Vilsack: National forest management must improve

HEART OF ALENE – The death of a Post Falls man, who died in a helicopter crash while fighting a fire, has been cited as motivation for federal and state governments to do everything possible to minimize forest fires.

Agriculture Secretary Tom Vilsack said the loss of Thomas Hayes, 41, of Post Falls, and Jared Bird, 36, of Anchorage “highlights the important work we need to do to try to reduce the risk of forest fire.

“This is obviously a very tragic circumstance and situation and I just want you to know that our thoughts and prayers will continue to be with the families of those who have been lost,” he said.

Vilsack spoke at the Western Governors Association meeting at the Coeur d’Alene Resort on Tuesday about the challenges facing Western communities and how states and the federal government can work together to improve the lives of residents.

The two pilots were aboard a CH-47D “Chinook” series helicopter when it crashed into the Salmon River near the town of Salmon on Thursday. The military veterans were employees of Anchorage-based ROTAK, which owned the aircraft and had been contracted to help fight the Moose Fire which was burning about 21 miles north of Salmon.

While Vilsack talked about education, school nutrition, the creation of regional business centers and more than a billion dollars to provide better access to high-speed Internet, much of his 12-minute speech focused on is focused on forests.

“We owe it to Western governors, to those who live, work and raise families in the western part of the United States, to do what we can to reduce the risk of these catastrophic fires, and that obviously starts with doing better job of managing our national forests,” he said.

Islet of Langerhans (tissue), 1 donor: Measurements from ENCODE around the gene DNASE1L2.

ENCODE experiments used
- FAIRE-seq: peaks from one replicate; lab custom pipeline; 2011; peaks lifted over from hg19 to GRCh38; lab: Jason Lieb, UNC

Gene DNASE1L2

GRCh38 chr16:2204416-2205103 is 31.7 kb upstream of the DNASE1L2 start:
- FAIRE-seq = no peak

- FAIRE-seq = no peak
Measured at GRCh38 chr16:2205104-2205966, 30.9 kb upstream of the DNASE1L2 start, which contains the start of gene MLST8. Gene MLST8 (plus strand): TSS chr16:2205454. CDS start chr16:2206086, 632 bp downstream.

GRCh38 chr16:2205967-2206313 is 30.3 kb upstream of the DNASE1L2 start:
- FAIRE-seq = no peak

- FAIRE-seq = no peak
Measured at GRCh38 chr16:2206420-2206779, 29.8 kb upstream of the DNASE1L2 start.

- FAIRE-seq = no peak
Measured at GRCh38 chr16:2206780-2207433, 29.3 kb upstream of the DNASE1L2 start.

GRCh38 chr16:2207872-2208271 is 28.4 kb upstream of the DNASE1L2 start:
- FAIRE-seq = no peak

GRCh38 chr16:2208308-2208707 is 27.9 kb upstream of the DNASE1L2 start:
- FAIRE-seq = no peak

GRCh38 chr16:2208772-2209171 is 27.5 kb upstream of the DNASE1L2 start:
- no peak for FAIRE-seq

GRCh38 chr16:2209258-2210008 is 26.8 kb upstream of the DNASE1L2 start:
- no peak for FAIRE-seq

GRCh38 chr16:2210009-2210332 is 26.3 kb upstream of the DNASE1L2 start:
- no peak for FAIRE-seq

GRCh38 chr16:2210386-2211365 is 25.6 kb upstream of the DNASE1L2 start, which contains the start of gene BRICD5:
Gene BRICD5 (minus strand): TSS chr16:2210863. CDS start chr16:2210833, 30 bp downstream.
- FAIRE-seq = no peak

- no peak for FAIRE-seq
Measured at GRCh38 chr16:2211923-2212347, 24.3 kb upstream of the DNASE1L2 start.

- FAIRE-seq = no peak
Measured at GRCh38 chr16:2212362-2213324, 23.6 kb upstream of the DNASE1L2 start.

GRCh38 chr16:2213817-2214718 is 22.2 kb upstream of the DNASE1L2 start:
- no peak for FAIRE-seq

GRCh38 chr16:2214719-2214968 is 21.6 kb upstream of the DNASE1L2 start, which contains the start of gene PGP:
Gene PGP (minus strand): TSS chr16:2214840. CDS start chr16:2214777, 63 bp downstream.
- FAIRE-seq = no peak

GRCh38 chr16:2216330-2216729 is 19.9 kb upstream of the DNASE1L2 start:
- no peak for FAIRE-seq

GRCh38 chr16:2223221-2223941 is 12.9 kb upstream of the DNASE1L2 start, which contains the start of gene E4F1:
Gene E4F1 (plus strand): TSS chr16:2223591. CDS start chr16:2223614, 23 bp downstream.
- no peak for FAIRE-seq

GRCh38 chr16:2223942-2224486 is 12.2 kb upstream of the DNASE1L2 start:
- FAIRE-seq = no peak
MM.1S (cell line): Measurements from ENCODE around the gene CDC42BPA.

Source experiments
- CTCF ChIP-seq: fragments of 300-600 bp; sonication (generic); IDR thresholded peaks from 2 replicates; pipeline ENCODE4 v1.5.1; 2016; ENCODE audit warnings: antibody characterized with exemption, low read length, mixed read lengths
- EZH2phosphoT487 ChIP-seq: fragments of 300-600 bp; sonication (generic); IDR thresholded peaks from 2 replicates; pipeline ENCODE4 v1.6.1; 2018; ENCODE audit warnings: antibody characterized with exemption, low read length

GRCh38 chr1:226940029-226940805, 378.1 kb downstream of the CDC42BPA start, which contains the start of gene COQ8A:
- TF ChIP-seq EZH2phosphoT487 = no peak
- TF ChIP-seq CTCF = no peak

And it requires a strategy and the resources to reduce the buildup of dangerous fuel, “so that ultimately we are better positioned to prevent loss of life or loss of property and to provide greater opportunities for those who love our forests.

He said the federal government plans to invest hundreds of millions of dollars in 10 priority landscapes that have been identified, and that more such landscapes will be announced.

He said they also need to recruit and retain more firefighters for the Forest Service.

“We know that your economy is largely dependent on the recreation and opportunity in our forests,” Vilsack said.

He added that they are looking for ways to include these recreational opportunities in more than 500 projects funded by the Great American Outdoors Act.

Vilsack said the Department of Agriculture recognizes the importance of finding innovative ways to use wood extracted from forests and bringing back an opportunity for more milling.

He cited sustainable aviation fuel and cross-laminated timber as possibilities for expanded economic opportunities associated with forests.

“Our goal is to be good stewards,” Vilsack said.

He added that they also offer financial incentives for finding “cutting edge” proposals.

The Department of Agriculture put $1 billion on the table and challenged agriculture and forestry leaders “to give us ideas and thoughts on how they might use it to create climate, smart, agricultural and forestry products”.

More than 1,050 applications were submitted, requesting nearly $20 billion in resources from the United States Department of Agriculture.

“That’s all I think people in the West benefit from and recognize,” Vilsack said. “This is an opportunity for us to put agriculture and forestry at the forefront of this climate change effort.”

“We are excited about the opportunities the West will play,” he said.

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